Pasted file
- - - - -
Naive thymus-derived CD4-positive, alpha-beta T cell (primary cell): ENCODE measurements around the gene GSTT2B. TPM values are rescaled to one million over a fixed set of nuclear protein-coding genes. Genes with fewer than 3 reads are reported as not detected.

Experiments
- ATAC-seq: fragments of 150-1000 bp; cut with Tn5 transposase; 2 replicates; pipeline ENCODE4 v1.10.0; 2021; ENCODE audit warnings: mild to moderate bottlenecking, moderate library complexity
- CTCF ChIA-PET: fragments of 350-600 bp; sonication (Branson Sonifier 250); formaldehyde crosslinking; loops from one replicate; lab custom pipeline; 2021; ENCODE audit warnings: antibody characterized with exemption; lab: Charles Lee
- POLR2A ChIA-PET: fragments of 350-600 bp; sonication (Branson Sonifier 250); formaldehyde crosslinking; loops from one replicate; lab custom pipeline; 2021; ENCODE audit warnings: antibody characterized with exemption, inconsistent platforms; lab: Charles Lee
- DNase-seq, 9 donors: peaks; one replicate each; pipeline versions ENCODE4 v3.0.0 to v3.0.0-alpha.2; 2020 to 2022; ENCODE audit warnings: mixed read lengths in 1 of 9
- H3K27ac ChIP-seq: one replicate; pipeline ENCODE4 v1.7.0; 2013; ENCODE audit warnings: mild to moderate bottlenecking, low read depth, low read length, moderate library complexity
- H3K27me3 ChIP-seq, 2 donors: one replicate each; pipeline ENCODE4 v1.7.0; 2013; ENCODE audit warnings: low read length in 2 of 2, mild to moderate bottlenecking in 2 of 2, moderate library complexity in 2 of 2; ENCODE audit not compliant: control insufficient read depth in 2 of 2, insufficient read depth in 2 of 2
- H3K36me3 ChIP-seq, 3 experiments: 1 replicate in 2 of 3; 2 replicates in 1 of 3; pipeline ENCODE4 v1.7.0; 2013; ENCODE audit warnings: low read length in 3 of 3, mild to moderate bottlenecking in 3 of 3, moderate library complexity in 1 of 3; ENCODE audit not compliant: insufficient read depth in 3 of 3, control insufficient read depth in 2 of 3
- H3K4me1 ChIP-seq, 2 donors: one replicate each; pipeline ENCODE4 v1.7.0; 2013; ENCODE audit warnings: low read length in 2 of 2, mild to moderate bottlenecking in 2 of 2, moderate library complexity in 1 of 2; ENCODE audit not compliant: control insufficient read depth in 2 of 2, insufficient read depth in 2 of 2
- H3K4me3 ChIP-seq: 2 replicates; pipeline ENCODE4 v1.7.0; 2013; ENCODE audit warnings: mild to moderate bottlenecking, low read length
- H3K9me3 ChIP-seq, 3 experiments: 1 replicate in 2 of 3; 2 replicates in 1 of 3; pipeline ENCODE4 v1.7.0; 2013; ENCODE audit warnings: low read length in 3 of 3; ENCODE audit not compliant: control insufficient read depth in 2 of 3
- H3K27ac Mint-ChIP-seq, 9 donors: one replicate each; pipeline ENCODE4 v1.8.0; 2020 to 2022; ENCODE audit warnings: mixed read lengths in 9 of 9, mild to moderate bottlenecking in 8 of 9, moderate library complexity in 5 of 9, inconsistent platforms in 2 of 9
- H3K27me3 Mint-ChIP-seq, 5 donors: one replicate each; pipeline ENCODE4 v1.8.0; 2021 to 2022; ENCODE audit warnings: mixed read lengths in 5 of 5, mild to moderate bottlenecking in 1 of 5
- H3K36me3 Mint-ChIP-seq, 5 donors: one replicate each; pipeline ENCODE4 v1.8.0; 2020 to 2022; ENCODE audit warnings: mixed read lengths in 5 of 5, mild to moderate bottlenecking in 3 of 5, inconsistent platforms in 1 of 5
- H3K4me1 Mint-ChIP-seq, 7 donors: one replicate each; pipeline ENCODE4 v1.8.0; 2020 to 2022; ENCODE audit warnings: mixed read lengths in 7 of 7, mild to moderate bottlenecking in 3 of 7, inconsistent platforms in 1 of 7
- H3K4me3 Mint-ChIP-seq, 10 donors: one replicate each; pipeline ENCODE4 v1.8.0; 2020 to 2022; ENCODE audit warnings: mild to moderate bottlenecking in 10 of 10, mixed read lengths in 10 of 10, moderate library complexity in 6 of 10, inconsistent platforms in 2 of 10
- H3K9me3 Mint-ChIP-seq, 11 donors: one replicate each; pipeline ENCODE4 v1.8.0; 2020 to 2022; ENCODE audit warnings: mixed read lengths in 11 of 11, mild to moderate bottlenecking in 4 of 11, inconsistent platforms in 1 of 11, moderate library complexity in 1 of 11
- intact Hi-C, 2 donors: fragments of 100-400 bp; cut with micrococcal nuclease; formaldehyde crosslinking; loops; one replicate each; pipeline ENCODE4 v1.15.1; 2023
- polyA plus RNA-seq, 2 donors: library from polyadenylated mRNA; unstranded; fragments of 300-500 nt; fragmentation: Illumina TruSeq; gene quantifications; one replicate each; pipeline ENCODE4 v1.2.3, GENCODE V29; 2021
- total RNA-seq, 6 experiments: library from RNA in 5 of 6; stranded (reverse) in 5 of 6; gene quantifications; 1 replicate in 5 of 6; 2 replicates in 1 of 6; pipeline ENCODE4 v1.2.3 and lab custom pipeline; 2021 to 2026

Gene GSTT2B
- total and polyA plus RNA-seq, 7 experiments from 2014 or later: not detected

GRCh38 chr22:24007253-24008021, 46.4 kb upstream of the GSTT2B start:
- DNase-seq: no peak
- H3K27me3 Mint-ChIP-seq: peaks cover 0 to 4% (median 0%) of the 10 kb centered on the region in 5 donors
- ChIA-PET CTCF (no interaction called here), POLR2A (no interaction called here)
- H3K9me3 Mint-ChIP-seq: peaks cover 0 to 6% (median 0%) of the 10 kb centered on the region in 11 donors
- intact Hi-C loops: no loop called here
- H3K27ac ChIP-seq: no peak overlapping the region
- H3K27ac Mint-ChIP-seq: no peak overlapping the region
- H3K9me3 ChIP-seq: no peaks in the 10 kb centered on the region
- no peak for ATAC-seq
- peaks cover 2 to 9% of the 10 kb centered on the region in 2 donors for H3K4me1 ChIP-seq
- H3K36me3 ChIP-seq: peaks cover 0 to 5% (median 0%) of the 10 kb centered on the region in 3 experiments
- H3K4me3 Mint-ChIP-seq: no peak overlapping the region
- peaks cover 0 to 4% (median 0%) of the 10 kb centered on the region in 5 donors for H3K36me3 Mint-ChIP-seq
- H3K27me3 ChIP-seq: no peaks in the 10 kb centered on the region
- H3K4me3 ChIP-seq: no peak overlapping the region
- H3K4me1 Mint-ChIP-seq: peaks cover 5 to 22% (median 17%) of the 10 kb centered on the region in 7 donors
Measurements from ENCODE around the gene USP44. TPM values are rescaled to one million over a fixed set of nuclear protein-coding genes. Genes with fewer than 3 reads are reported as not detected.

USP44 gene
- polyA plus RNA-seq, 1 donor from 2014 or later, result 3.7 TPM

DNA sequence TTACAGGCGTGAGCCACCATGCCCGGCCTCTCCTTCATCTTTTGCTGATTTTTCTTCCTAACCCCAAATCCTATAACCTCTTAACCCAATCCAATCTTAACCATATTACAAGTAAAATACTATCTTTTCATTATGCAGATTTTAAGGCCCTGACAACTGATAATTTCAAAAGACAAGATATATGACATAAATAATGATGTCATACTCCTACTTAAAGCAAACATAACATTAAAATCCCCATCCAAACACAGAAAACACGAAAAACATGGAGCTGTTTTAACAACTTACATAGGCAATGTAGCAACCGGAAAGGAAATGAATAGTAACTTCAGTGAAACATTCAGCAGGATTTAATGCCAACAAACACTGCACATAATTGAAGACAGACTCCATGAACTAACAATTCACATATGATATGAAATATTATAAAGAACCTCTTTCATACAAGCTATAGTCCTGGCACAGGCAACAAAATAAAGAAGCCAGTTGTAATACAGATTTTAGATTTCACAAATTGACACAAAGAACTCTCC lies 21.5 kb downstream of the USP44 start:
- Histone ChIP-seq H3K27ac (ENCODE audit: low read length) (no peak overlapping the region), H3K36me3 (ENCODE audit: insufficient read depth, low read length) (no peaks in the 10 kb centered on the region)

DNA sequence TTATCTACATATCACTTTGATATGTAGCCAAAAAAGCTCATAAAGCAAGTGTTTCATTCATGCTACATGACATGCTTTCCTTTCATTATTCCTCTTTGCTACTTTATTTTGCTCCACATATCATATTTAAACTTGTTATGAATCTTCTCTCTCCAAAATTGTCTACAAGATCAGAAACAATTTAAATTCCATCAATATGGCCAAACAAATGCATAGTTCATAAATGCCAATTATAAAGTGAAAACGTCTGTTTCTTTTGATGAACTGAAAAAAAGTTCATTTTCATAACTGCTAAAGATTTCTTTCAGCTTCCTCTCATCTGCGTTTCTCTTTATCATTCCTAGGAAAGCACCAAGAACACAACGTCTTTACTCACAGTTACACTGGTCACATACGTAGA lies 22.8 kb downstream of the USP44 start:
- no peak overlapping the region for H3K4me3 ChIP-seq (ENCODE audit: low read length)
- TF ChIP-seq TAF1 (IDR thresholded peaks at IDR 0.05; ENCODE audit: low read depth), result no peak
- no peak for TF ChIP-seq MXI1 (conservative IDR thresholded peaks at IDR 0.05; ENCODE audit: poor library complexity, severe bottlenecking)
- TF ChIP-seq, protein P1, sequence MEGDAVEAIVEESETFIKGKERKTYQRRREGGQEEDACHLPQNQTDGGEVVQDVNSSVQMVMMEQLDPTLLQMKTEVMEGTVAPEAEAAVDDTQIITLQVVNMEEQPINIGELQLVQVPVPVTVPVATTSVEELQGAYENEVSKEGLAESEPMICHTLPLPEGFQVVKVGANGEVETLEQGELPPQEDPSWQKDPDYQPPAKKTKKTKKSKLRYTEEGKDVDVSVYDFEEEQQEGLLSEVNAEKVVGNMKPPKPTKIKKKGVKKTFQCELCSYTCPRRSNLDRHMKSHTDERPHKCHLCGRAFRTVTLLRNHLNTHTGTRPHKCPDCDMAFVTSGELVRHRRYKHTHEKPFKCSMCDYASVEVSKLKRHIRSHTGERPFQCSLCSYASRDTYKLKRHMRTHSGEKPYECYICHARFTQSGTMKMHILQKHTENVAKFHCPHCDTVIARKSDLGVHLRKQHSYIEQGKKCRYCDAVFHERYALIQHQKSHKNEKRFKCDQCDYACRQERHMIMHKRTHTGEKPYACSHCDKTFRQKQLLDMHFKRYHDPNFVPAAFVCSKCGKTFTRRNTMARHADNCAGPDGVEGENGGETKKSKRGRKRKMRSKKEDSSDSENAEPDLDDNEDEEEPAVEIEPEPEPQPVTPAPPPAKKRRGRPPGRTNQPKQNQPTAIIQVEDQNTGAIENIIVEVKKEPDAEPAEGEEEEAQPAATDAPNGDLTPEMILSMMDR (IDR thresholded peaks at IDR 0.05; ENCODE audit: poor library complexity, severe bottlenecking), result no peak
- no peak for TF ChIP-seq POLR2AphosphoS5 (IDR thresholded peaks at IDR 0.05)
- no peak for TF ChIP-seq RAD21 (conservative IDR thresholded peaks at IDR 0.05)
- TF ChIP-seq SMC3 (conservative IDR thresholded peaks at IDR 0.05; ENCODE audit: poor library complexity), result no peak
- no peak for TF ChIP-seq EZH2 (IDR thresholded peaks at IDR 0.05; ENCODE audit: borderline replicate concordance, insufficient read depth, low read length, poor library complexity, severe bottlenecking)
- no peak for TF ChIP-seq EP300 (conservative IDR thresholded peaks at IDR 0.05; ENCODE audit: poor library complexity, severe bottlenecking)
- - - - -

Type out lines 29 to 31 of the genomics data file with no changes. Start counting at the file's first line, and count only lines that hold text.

- intact Hi-C loops: no loop called here
- H3K27ac ChIP-seq: no peak overlapping the region
- H3K27ac Mint-ChIP-seq: no peak overlapping the region